ARUSHA, Tanzania — Despite statements made by the Tanzanian government to discredit the opposition and blame unemployed “idle youths” or “rioters” for actions taken against the state, the governing CCM party’s public relations campaign seems doomed to fail.
The CCM (Chama Cha Mapinduzi) party, or Party of the Revolution, has been at the head of government in Tanzania for half a century. The party feels democracy is being threatened in Tanzania due to violent protests which have rocked the East African nation over the last few months.
From north to south, it seems there’s a general lack of progress while neo-liberal economic policies are replacing the socialist past of this country. To many Tanzanians, President Jakaya Kikwete’s market reforms seem more designed to enrich the administrative and political capitals of Dar es Salaam and Dodoma than benefit some of the poorest regions of the country.
May 21, 2013, President Kikwete proclaimed that the country’s natural gas discoveries in the south are for the benefit of all Tanzanians and not just for those lucky enough to be living above this valuable resource.
Residents in the southern region of Mtwara, where the resource was discovered, are against the government’s decision to exclude them from talks on the Chinese-funded pipeline. President Kikwete’s plan for the pipeline is to transport the natural gas to Dar es Salaam, but because the president didn’t address this regional issue, a stand off between residents and police ensued, causing many deaths.
Earlier last May, a large student demonstration woke up the sleepy northern region of Arusha. This relatively quiet tourist mecca was brought into the national spotlight when accounting students faced off against police due to a general lack of security on campus and one student’s murder at the front gate of the IAA- Institute of Accountancy Arusha.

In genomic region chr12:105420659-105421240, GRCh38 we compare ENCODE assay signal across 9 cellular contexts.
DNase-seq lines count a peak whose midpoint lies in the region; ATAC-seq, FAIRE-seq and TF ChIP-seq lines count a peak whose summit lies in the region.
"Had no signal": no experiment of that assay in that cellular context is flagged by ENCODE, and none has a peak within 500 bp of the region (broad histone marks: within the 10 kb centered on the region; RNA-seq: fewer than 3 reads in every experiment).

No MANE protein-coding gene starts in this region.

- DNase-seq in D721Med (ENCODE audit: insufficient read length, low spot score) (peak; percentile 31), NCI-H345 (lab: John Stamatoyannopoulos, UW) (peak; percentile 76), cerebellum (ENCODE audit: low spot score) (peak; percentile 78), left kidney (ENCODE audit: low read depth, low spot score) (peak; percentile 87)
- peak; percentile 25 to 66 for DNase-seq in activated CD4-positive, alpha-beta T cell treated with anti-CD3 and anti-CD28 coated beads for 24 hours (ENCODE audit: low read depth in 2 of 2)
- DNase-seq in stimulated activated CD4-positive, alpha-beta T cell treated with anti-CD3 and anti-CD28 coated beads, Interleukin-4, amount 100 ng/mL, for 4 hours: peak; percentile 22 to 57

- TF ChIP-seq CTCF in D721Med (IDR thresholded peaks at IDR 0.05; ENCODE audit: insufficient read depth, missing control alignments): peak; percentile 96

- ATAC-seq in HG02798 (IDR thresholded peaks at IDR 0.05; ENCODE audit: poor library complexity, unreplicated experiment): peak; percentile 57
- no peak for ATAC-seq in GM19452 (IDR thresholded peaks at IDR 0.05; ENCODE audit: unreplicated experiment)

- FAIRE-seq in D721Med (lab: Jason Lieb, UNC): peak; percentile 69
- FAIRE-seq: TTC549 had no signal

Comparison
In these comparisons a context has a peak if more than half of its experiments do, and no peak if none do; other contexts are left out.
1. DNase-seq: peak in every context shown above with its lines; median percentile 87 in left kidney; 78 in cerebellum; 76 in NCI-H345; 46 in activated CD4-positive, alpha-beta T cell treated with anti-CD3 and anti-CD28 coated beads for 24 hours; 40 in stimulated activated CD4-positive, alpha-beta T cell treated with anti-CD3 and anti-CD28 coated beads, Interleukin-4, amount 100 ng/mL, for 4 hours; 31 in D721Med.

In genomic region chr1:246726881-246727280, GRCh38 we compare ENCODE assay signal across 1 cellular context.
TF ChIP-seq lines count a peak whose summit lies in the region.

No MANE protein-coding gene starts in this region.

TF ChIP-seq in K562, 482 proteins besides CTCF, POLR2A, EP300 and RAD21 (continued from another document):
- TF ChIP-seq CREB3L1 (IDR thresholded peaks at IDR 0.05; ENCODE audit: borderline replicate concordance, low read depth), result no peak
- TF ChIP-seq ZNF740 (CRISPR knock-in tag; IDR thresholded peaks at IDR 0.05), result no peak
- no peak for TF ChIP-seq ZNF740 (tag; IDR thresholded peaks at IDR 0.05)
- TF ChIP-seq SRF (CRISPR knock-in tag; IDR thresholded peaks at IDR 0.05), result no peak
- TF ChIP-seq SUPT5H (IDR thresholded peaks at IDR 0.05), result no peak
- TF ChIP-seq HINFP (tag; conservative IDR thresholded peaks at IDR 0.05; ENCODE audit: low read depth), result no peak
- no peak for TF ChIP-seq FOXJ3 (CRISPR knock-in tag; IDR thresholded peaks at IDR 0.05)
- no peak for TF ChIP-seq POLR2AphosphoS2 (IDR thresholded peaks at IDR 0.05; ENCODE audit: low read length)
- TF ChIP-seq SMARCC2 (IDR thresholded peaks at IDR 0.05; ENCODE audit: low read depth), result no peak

In response to both incidents, army and police forces were sent in to quell the protests using force, instead of trying to use more diplomatic means. This has lead many Tanzanians in Mtwara and Arusha to believe these regions have been neglected for far too long.
Rising unemployment in Tanzania is cited by the government as one of the main reasons why youth are getting into the streets and voicing their discontent, which according to many Tanzanians has been rare in the history of this country, especially since the 50 years of independence from Britain.
Arusha-based musician and social activist, Lwanda Magere sees a dramatic shift happening politically in his country.
“Change has to come sometime and the youth have been oppressed for a long time. There are no jobs and the education standard of Tanzania is very low,” he said. “Last year, over 50 per cent of students in the whole country failed their national exams.”
The 2013 UNDP Human Development Index (HDI) ranks Tanzania at 152, which is considered low. The UN’s flagship anti-poverty organization ranking shows the country has a long way to go before this starts to change.
The late Polish journalist Ryszard Kapuscinski wrote in his 2001 memoir The Shadow of the Sun about what he coined as East Africa’s “bayaye” or unemployed youth:
“You will notice them at once, because it is they who form the street crowds, so different from ones in Europe,” he continues. “They drift this way and that, sit in the shade, stare, nap. They have nothing to do. No one is expecting them. Most often, they are hungry. The slightest street spectacle–a quarrel, a fight, the apprehension of a thief–will instantly draw large numbers of them. For they are everywhere around here, idle, awaiting who knows what, living who knows how.”
It seems not much has changed since Kapuscinski’s time in Tanzania, where he covered the period pre- and post-independence, returning many times throughout his storied career in Africa, from 1957 to 1990.
And for the government of Tanzania and President Jakaya Kikwete? What can they expect to happen as a result of these clashes, which were a response to government inaction?
A growing opposition movement in the country. More protests and regional spats with Dodoma, unless they work together to address the regional indifference throughout Tanzania and spend more time trying to build bridges with the regions than burning them.
This story was first published on the Toronto Star – JHR “Africa Without Maps” blog.
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